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Porcupine Mountains: Beaver Creek & Lily Pond Loop
These two trails plus a portion of Little Carp River Trail form a pleasant half-day hike along a route that is scenic but not nearly as heavily traveled during the summer as the Escarpment or the Mirror Lake trails. Throw in the 1.4 miles that people with only one vehicle have to hike along Summit Peak Road from one trailhead to other and this outing is a 6.2-mile day.
It is an easier hike if you start with Beaver Creek Trail at the parking area at the end of Summit Peak Road. Keep in mind, however, parking is very limited here and the lot is often filled on a clear day. If that’s the case, consider parking at the Lily Pond Trailhead and beginning with the park road.
Beaver Creek Trail
Distance: 2 miles to Lily Pond
Beaver Creek Trail begins near the toilet building, wanders into the maple forest and immediately arrives at a second trailhead where the foot path swings away from an old logging road that is Summit Peak Trail. Beaver Creek is clearly mark and from here crosses a small stream and then makes rapid descent from the Summit Peak area into a gorge formed by the so called Beaver Creek, though it is not labeled on maps. At Mile 0.4 you reach a bench overlooking a beaver pond. From here the downhill walk is even more impressive as you follow the stream through the steep-sided and boulder-strewn gorge.
Eventually you bottom out and swing north away from the creek and arrive at the extensive marsh area surrounding Little Carp River at Mile 1.1. A bridge and then planking with a small knob of dry ground in the middle provides dry footing across the marsh to the junction of Little Carp River Trail on the other side. But take your time crossing for the opportunities to sight wildlife, including beavers, are very good here while the wetlands are often filled with wildflowers in the summer.
The posted junction is reached at Mile 1.2 and from here Mirror Lake is 1.5 miles north (right) along Little Carp River Trail while Lily Pond is 0.8 mile to the south (left). Heading south, the trail is a level walk through a mix of hardwoods and pines with an occasional wet area to step through before you break out at the impressive bridge across Little Carp River. The huge wooden structure features a bench in the middle that features a view of Lily Pond and the surrounding ridges. The bench and the view make the bridge a great place for an extended break or lunch.
Lily Pond Trail
Distance: 2.8 miles
Little Carp River Trail departs into an impressive stand of white pine and in less than a half mile, or Mile 2.5, reaches the posted junction with Lily Pond Trail. Continue west on the Little Carp River Trail and you will reach Lake Superior in 9 miles.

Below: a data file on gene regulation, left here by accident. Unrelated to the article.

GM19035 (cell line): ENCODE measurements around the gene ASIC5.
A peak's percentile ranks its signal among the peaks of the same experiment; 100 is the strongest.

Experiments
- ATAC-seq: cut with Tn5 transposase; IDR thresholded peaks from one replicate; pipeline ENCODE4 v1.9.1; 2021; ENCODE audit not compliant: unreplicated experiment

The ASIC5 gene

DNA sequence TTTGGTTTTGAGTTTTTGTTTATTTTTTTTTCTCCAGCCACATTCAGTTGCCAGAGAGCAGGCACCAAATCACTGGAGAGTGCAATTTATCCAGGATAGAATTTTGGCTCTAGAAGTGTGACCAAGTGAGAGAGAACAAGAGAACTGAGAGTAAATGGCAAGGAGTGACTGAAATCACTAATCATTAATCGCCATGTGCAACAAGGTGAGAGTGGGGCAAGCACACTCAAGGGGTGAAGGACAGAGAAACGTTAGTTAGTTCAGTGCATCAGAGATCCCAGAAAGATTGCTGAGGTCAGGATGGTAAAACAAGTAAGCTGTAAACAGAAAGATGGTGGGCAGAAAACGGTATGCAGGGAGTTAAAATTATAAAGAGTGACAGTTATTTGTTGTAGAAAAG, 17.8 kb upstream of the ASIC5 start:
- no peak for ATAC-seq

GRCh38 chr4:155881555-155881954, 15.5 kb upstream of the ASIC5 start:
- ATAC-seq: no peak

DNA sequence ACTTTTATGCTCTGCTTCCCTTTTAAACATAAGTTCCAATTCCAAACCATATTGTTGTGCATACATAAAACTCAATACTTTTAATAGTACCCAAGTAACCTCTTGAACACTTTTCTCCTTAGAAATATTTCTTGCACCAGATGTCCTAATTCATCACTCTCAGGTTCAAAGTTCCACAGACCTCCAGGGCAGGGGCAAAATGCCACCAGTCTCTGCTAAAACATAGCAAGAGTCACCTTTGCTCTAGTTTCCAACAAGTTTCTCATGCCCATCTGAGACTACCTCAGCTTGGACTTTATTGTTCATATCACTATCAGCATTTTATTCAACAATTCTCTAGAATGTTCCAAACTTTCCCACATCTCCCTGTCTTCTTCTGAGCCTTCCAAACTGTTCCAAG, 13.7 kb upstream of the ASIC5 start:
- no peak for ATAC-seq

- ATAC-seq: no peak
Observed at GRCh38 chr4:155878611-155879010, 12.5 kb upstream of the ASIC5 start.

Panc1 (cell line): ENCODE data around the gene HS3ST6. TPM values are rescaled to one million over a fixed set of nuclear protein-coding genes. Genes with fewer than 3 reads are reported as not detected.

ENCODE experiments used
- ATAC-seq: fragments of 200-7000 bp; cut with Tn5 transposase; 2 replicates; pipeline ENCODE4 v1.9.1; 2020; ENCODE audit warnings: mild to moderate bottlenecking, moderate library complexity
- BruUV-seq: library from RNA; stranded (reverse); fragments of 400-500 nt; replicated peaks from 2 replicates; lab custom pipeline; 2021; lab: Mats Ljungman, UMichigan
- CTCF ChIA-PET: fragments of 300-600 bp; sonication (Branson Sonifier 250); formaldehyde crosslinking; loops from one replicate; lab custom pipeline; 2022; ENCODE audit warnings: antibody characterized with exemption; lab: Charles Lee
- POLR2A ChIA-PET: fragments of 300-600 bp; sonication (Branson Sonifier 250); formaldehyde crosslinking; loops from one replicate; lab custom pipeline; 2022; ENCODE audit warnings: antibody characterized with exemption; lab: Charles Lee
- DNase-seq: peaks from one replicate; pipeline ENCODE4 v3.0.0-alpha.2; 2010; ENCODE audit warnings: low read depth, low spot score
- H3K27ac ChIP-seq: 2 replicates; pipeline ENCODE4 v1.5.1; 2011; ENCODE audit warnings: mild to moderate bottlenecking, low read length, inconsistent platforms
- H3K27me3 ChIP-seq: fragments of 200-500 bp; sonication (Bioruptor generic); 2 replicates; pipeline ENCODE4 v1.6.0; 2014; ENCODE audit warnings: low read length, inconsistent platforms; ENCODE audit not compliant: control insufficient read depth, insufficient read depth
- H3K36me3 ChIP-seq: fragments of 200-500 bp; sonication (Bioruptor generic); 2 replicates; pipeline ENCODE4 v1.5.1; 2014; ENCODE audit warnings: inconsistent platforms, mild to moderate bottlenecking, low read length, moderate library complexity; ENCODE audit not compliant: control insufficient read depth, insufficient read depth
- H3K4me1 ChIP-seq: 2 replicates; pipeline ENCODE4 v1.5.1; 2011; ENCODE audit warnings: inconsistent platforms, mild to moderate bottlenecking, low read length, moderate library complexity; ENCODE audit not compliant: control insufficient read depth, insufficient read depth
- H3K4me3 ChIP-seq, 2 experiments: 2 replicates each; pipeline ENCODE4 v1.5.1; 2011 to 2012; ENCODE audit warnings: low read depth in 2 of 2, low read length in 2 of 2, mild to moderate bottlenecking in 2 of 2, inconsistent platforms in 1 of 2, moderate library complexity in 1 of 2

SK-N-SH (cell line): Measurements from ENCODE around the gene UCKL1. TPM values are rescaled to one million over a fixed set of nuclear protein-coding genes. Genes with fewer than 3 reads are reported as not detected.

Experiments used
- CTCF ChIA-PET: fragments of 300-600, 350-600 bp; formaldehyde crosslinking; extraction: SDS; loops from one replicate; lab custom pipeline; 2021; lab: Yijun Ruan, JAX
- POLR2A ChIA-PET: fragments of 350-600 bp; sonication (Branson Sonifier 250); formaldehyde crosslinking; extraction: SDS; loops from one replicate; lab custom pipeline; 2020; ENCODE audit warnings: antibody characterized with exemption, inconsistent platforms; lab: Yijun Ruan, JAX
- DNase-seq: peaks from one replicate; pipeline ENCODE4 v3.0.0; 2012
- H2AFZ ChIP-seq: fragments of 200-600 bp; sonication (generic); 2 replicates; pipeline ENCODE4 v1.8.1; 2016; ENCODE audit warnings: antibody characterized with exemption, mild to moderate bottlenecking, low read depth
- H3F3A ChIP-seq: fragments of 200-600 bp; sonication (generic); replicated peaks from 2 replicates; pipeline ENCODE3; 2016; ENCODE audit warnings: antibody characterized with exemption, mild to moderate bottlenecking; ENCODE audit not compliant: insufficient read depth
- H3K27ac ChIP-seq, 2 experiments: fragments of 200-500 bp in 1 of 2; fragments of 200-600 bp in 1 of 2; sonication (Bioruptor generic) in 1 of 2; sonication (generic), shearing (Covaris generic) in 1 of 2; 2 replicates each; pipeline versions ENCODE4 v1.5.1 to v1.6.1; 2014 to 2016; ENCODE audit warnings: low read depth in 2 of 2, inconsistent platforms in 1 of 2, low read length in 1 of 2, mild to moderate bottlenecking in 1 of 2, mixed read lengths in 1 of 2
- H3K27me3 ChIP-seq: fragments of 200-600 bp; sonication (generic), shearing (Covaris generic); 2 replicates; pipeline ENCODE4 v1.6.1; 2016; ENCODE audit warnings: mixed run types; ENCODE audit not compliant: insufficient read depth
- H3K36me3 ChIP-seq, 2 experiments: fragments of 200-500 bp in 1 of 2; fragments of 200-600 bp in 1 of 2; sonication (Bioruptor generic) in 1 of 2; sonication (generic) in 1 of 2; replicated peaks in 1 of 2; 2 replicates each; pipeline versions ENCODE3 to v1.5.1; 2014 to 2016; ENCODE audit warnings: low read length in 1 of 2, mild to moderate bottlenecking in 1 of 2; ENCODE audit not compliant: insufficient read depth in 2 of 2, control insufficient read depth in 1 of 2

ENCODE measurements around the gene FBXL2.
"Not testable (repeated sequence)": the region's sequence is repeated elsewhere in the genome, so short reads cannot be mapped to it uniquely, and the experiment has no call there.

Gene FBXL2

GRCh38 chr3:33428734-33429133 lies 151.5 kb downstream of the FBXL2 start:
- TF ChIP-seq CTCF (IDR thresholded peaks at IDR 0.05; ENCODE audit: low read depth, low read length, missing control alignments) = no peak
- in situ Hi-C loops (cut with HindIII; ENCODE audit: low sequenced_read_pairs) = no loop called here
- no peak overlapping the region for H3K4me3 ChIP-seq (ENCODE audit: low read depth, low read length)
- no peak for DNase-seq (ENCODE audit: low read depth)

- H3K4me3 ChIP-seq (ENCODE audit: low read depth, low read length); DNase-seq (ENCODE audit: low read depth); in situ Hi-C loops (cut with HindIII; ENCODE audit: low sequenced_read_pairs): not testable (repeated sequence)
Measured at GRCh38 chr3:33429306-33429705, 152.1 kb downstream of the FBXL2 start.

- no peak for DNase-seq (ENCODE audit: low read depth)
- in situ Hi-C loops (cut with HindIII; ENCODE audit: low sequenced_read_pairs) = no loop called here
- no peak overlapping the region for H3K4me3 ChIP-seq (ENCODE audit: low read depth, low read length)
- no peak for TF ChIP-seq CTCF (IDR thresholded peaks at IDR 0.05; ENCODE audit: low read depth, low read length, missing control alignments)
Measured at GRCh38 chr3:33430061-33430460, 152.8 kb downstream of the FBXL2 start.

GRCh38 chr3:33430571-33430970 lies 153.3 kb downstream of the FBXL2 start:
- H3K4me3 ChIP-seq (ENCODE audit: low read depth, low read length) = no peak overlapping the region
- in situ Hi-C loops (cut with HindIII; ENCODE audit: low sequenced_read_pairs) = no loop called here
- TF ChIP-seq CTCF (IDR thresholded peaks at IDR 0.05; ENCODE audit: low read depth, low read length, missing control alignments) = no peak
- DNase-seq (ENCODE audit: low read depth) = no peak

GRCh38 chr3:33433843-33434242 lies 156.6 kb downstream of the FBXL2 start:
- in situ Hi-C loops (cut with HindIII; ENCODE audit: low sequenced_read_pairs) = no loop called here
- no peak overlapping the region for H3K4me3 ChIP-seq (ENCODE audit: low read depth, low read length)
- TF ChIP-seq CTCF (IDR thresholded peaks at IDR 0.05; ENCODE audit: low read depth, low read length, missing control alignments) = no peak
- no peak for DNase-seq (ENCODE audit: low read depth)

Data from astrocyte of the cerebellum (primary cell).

Head east on Lily Pond Trail to return to Summit Peak Road in 2.3 miles. You immediately pass a pair of old tree stump chairs that have been cleverly carved with a chainsaw and now are padded with green moss. Who says park rangers aren’t creative? You pass through an impressive stand of old growth hemlocks and then the trail begins its ascent out of Little Carp River valley.
The climb is gentle at first and along the way you move from pines into a virgin stand of maple and beech and pass some impressively large trunks. Thimbleberry patches will also begin appearing, the openings the result of a massive wind storm known as the Great Blowdown of 1953, and if your timing is right you will be stopping at every splash of red along the trail.
At Mile 2.8 the climb steepens as you gain 165 feet in the next half mile before a steep but short pitch leads to the high point of the trail at 1,735 feet. A bench here allows you to plop down and admire, not a panoramic view, but old growth maples and other hardwoods.
Once over the top, the trail makes a steady descent for a half mile to cross a stream at 1,500 feet and then at Mile 4.3 arrives at a junction. Heading to the south (right) is the North Country Trail which in 0.8 miles reaches a trailhead in a large, paved parking area near the junction of Summit Peak Road and South Boundary Road.
Heading to the east (left) is Lily Pond Trail. In the final half mile, you gently descend back to the lower elevation of Summit Park Road at 1,400 feet and then cross one last stream just before breaking out in a small parking lot at Mile 4.8. From here you’re 0.7 miles north of South Boundary Road and 1.5 miles south of the Beaver Creek/Summi Peak trailhead.
At the Summit Peak Scenic Area there is limited parking, toilets and picnic tables. There are no sources of drinking water at the trailheads.
A state park Recreation Passport or daily vehicle permit is required to enter the park and leave a car at the trailhead. Passes can be purchased from the park's Wilderness Visitor Center.
Beaver Creek Trail is in the Summit Peak Scenic Area, reached from M-107 by heading south then west on South Boundary Road for 12 miles. Turn north on Summit Peak Road and follow it 2 miles to the day use area at the end.
For more information call the park headquarters at (906) 885-5275.
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